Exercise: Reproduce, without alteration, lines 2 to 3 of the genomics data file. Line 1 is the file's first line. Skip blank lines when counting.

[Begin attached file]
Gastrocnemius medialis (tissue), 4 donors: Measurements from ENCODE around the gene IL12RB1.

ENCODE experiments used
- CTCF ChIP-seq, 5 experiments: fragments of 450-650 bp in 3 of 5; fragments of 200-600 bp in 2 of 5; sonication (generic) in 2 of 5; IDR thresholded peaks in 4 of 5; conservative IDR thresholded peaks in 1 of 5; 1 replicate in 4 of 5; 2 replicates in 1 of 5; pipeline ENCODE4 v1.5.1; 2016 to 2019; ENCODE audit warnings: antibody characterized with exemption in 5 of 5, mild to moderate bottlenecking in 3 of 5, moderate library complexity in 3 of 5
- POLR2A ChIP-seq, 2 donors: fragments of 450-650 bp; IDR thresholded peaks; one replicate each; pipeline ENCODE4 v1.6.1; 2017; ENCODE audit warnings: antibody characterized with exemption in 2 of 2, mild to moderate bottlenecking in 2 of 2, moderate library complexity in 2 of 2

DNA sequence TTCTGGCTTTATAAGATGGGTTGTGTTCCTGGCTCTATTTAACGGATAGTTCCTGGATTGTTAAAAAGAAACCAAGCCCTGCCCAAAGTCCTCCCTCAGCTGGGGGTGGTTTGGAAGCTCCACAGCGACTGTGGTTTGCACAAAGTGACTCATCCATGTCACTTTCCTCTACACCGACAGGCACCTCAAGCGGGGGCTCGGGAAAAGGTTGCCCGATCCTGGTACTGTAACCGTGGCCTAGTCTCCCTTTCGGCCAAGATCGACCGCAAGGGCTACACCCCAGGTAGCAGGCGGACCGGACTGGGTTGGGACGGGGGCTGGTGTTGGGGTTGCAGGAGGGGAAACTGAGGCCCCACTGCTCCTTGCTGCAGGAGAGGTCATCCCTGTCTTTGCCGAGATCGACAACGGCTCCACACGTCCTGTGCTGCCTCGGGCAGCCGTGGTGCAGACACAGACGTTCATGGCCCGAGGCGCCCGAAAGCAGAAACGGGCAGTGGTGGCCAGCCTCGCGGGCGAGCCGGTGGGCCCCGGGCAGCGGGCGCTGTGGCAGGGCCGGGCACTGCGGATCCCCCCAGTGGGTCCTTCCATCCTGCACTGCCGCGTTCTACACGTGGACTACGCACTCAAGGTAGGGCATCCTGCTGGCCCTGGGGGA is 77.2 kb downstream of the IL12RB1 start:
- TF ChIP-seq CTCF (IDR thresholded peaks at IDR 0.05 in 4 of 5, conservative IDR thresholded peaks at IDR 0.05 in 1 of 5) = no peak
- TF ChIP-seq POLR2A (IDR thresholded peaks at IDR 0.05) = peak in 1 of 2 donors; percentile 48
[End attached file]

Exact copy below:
ENCODE experiments used
- CTCF ChIP-seq, 5 experiments: fragments of 450-650 bp in 3 of 5; fragments of 200-600 bp in 2 of 5; sonication (generic) in 2 of 5; IDR thresholded peaks in 4 of 5; conservative IDR thresholded peaks in 1 of 5; 1 replicate in 4 of 5; 2 replicates in 1 of 5; pipeline ENCODE4 v1.5.1; 2016 to 2019; ENCODE audit warnings: antibody characterized with exemption in 5 of 5, mild to moderate bottlenecking in 3 of 5, moderate library complexity in 3 of 5